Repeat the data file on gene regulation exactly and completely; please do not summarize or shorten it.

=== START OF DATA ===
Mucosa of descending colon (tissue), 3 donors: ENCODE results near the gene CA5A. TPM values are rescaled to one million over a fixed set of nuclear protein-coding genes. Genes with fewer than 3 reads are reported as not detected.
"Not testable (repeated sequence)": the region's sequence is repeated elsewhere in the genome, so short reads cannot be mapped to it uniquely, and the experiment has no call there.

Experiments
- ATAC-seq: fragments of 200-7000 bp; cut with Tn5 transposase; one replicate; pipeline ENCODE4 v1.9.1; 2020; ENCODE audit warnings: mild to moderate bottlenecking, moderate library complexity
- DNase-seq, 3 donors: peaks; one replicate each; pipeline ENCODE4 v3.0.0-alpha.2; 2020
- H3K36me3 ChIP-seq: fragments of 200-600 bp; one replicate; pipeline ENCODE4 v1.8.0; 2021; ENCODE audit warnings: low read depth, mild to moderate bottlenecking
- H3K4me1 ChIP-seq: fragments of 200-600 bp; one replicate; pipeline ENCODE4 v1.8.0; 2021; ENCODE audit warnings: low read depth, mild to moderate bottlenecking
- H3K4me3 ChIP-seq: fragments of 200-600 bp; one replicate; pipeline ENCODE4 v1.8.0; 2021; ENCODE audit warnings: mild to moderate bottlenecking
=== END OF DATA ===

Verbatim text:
Mucosa of descending colon (tissue), 3 donors: ENCODE results near the gene CA5A. TPM values are rescaled to one million over a fixed set of nuclear protein-coding genes. Genes with fewer than 3 reads are reported as not detected.
"Not testable (repeated sequence)": the region's sequence is repeated elsewhere in the genome, so short reads cannot be mapped to it uniquely, and the experiment has no call there.

Experiments
- ATAC-seq: fragments of 200-7000 bp; cut with Tn5 transposase; one replicate; pipeline ENCODE4 v1.9.1; 2020; ENCODE audit warnings: mild to moderate bottlenecking, moderate library complexity
- DNase-seq, 3 donors: peaks; one replicate each; pipeline ENCODE4 v3.0.0-alpha.2; 2020
- H3K36me3 ChIP-seq: fragments of 200-600 bp; one replicate; pipeline ENCODE4 v1.8.0; 2021; ENCODE audit warnings: low read depth, mild to moderate bottlenecking
- H3K4me1 ChIP-seq: fragments of 200-600 bp; one replicate; pipeline ENCODE4 v1.8.0; 2021; ENCODE audit warnings: low read depth, mild to moderate bottlenecking
- H3K4me3 ChIP-seq: fragments of 200-600 bp; one replicate; pipeline ENCODE4 v1.8.0; 2021; ENCODE audit warnings: mild to moderate bottlenecking